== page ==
The continent’s story turned again to tragedy – a long season of low economic growth and political turmoil bookended by the deadly coronavirus pandemic that deepened the cracks sowed by regressive regimes allergic to genuine democracy and the economic innovation crucial to exorcising the resource curse.
But there is hope on the horizon for Africa, if only her political and business leaders could summon the courage to invest in its resilient population, while learning the hard lessons of an immediate history that has shown the continent can bounce back from life threatening viruses – Ebola being top of mind.
“There are many leaders who are clinging to power but are not doing anything for their people. Their day is coming. They know it and everybody knows it,” Victor Kgomoeswana told a Daily Maverick webinar on Wednesday, where his new book, Africa Bounces Back: Case Studies from a Resilient Continent, was the topic of a conversation with Business Maverick journalist Ray Mahlaka.
“I am very impatient with any politician who does not do their best to get people and business leaders together,” said Kgomoeswana.
Speaking of the violence that engulfed parts of South Africa last week, and linking it to protests that frequently turn violent around the continent, Kgomoeswana lamented leadership deficits coupled with economic immiseration, which ultimately pushed people to destroy even what belongs to or benefits them.
The source of the problem, in Kgomoeswana’s view, is an unwillingness by the head honchos to embrace new ideas.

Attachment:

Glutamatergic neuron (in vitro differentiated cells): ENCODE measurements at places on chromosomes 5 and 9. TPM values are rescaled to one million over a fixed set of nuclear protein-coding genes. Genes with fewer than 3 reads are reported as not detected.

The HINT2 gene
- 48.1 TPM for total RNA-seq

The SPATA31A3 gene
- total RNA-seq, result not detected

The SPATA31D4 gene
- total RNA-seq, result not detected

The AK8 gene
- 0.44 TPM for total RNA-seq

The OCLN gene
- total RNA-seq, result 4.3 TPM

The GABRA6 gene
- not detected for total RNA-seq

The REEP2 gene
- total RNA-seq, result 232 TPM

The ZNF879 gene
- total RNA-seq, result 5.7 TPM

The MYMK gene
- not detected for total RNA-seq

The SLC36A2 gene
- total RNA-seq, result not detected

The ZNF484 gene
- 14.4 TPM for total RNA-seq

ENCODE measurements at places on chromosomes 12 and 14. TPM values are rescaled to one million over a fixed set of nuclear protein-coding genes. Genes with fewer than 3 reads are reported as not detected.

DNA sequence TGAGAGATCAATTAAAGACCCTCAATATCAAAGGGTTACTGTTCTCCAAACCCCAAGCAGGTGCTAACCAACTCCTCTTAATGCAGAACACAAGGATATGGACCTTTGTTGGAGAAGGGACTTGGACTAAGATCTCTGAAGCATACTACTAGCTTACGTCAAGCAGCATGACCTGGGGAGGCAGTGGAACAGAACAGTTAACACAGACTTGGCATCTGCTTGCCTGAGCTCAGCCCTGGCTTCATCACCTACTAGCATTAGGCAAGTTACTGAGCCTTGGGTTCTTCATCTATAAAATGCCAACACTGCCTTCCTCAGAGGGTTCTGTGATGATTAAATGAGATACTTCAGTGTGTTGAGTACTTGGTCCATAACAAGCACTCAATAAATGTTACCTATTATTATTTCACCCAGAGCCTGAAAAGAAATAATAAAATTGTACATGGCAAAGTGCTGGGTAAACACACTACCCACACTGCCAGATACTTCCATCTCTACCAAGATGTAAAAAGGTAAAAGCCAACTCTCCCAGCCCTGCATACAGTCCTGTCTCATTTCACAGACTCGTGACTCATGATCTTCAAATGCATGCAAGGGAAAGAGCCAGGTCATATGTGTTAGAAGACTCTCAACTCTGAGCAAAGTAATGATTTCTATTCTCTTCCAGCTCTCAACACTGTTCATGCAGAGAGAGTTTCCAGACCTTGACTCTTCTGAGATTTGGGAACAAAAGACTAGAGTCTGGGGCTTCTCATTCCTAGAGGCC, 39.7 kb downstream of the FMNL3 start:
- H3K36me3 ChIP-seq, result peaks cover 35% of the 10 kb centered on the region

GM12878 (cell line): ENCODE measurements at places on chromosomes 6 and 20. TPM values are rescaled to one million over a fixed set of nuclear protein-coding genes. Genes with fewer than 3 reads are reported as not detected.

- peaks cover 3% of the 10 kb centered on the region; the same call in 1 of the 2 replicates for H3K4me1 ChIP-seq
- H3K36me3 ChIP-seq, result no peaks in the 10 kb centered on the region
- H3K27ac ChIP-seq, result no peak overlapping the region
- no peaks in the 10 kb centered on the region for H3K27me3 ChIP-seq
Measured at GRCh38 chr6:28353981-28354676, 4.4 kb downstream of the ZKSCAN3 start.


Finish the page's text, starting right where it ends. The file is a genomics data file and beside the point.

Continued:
In his book, he urges African economies to turn away from dependence on mining commodities and from shipping them overseas in exchange for easy money, and rather invest in manufacturing high-end finished products – the key to this is human, not raw resources.
He doubled down as the webinar built up steam.
“No country has ever become rich by exporting raw commodities. So it’s when Africa realises it can never be able to grow by just sending their raw materials overseas, because when you do that, you keep low income jobs which means you contribute less to your revenue, you export the materials cheaply and you import them expensively,” said Kgomoeswana.
The skeleton key to unlocking this inherent growth, according to the author and businessman, is to quickly implement the African Continental Free Trade Area.
“If you want to integrate all of Africa’s 55 countries, your first step is to integrate the 15 countries in SADC. So, yes, we have to do it incrementally. And when we say we are making an intra-Africa trade community, South Africa, Botswana, Namibia and Angola must start doing business with one another and break down the borders.”
The book traces how, if Africa had been better organised – pooling the continent’s resources and talents in the manner envisaged by the free trade agreement – it could have taken advantage of Covid-19 to springboard its industrialisation capacity.
From there, starting at the moment of African independence in the 1960s, the book builds the case for a period of inward-looking development, in preparation to battle the vicissitudes of the global economy.
“So I would say as an average African, let’s start building those unique bilateral links amongst ourselves. Somebody listening to this in Kenya, let them start saying, ‘Hey, can I get this book and sell it, because I know I should be able to do that anywhere’,” Kgomoeswana boomed, punting his new book, but also a spirit of hustling together as a country, region and continent. BM/DM
Tea was used as a currency in Siberia up until the 1940s.
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